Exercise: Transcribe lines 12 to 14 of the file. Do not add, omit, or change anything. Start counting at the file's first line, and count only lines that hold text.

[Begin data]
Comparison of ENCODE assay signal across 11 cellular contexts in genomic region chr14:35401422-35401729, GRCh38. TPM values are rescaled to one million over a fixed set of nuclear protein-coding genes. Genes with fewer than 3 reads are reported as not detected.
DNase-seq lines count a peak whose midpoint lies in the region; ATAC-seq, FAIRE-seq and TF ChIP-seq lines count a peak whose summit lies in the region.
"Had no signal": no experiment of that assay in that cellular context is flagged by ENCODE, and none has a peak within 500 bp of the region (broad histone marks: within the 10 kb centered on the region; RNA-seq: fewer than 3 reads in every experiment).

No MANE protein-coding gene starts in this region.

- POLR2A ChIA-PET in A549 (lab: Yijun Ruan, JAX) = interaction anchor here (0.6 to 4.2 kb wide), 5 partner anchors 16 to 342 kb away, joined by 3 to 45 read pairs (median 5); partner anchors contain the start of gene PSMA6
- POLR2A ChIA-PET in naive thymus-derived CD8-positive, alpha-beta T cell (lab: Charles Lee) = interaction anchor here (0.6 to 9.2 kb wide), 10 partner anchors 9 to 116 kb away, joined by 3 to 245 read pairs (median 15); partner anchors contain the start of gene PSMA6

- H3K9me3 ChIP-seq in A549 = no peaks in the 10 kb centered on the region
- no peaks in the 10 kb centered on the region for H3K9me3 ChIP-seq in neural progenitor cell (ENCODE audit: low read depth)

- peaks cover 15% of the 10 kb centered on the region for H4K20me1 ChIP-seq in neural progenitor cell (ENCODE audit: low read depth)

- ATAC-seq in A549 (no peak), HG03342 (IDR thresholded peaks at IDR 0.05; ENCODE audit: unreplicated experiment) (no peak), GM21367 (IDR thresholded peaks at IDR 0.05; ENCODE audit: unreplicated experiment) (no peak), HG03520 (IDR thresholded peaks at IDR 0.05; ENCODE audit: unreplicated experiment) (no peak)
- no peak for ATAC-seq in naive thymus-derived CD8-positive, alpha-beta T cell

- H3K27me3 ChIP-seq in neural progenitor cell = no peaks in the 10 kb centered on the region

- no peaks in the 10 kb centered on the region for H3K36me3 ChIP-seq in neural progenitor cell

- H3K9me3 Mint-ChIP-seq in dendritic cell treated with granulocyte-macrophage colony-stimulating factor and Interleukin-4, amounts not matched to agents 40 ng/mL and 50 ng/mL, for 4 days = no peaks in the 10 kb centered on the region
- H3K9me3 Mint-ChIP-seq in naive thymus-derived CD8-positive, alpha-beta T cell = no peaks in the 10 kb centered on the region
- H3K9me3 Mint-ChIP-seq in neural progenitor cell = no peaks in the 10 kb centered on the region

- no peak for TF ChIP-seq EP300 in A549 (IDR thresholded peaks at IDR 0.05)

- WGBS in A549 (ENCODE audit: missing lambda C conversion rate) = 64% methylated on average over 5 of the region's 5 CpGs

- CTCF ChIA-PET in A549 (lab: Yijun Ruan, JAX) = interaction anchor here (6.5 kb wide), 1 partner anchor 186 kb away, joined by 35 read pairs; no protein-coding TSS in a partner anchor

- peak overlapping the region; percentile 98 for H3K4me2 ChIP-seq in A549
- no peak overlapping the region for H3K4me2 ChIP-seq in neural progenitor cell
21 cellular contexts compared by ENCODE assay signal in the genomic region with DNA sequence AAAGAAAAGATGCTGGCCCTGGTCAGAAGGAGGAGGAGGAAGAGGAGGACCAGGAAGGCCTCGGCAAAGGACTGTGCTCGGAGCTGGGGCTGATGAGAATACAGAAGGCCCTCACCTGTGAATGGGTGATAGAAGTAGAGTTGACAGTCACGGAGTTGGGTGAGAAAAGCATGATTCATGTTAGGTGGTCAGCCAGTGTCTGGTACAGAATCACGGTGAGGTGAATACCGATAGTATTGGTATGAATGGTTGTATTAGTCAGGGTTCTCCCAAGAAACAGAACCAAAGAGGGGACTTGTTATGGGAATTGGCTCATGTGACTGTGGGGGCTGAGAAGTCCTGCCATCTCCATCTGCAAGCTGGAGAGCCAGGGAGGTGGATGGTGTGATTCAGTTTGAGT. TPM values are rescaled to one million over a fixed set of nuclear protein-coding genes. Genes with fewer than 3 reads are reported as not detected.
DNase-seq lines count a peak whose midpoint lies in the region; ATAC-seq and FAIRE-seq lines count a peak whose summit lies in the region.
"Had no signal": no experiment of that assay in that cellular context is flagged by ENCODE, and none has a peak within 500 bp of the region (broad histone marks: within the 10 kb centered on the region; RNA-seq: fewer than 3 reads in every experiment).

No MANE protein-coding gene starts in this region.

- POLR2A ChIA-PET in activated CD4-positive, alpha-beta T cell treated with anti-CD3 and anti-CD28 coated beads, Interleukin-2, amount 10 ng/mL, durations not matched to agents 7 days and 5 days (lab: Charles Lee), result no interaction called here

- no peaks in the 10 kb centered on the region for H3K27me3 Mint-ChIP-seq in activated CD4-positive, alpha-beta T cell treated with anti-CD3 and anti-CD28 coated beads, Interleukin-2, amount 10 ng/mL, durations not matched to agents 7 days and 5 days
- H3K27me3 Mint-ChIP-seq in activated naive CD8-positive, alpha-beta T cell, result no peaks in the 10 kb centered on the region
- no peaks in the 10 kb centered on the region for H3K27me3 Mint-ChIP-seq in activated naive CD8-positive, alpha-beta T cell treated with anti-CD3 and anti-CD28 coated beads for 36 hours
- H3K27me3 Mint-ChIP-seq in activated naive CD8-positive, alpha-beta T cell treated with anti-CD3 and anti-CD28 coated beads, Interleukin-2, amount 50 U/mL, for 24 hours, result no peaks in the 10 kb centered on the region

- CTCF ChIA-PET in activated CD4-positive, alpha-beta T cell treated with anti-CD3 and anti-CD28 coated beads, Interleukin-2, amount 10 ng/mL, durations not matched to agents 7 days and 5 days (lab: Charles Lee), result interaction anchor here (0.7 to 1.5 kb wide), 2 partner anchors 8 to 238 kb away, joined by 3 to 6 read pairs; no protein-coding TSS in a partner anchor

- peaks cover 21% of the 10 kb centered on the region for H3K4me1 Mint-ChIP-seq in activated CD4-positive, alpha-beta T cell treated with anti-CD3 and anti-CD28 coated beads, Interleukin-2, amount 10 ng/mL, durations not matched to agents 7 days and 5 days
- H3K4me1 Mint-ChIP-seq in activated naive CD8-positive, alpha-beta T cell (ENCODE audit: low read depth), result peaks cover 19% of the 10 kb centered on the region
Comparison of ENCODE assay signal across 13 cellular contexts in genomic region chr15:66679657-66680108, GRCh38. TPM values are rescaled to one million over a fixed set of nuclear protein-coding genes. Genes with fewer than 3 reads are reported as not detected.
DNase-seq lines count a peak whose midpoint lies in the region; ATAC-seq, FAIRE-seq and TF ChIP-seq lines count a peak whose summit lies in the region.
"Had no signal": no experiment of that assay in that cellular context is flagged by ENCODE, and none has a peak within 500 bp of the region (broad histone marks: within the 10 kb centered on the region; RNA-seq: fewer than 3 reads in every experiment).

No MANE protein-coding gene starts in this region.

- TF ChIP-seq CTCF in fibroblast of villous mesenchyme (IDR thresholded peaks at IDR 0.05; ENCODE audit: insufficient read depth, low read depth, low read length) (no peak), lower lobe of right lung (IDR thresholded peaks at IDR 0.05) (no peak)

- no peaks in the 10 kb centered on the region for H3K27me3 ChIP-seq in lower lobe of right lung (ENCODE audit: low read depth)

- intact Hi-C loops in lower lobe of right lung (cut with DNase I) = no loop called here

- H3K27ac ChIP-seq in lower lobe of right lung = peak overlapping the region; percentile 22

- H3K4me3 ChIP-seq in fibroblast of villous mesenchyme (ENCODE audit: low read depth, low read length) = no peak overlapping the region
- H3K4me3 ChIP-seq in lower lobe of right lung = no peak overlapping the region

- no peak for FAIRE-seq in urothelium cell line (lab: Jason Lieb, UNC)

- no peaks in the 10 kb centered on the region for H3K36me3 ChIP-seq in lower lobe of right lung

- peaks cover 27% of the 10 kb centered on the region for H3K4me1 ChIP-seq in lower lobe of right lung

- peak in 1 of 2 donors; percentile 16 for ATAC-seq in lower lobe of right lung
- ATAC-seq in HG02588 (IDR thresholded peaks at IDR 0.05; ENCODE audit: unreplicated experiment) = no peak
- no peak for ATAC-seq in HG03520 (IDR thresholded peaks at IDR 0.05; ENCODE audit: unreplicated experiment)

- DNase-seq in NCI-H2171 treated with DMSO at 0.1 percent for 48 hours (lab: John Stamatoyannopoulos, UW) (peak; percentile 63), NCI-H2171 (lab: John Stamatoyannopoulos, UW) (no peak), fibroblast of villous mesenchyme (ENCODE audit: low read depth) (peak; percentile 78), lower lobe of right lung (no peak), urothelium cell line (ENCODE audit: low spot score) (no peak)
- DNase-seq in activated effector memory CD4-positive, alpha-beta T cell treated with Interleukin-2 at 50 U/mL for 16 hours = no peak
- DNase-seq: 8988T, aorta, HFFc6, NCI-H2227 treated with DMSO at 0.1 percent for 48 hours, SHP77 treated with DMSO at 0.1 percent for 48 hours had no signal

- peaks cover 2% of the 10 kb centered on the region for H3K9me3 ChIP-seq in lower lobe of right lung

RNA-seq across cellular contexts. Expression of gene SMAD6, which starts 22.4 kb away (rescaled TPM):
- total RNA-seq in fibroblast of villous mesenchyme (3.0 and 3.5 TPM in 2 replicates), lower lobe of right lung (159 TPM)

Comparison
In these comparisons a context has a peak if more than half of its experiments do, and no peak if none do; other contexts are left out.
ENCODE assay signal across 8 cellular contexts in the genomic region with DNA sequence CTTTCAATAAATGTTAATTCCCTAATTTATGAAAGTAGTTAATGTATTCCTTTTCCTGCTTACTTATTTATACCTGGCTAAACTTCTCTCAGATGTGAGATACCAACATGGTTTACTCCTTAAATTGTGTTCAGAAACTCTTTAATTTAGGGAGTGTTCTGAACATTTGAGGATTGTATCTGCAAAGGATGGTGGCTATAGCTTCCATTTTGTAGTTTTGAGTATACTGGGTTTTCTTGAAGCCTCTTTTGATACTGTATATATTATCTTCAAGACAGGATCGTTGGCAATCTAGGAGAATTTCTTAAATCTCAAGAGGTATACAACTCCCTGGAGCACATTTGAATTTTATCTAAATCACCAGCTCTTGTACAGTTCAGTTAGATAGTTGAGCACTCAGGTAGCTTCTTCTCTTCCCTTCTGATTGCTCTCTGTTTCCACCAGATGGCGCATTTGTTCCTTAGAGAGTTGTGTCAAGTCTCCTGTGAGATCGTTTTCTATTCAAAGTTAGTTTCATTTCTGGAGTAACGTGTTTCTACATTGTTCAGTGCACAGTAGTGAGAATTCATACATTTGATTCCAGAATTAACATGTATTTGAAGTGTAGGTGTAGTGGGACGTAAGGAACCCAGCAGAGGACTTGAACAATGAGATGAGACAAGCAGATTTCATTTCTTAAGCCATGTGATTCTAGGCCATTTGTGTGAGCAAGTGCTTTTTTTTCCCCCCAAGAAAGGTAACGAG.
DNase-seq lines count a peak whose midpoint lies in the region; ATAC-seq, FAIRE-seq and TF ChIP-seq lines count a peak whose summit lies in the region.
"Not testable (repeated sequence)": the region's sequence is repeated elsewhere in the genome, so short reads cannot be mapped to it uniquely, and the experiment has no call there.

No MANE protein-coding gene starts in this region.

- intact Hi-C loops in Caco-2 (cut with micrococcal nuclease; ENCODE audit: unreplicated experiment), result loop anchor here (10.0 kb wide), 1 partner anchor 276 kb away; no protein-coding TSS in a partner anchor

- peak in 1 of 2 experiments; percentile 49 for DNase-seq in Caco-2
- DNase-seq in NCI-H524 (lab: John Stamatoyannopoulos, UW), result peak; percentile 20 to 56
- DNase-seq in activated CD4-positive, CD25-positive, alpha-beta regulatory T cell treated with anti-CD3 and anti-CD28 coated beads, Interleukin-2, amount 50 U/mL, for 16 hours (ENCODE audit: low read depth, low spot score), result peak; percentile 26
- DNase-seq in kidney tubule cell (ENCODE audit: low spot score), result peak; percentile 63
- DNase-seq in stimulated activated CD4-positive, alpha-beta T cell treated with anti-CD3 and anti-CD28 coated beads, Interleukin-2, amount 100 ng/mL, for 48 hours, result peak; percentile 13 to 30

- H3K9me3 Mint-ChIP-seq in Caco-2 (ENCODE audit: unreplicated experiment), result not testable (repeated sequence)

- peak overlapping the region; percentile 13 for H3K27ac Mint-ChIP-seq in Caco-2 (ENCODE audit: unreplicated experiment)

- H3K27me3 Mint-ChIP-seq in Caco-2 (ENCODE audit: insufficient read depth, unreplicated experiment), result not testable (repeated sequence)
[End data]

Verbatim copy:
- H3K27me3 ChIP-seq in neural progenitor cell = no peaks in the 10 kb centered on the region

- no peaks in the 10 kb centered on the region for H3K36me3 ChIP-seq in neural progenitor cell

- H3K9me3 Mint-ChIP-seq in dendritic cell treated with granulocyte-macrophage colony-stimulating factor and Interleukin-4, amounts not matched to agents 40 ng/mL and 50 ng/mL, for 4 days = no peaks in the 10 kb centered on the region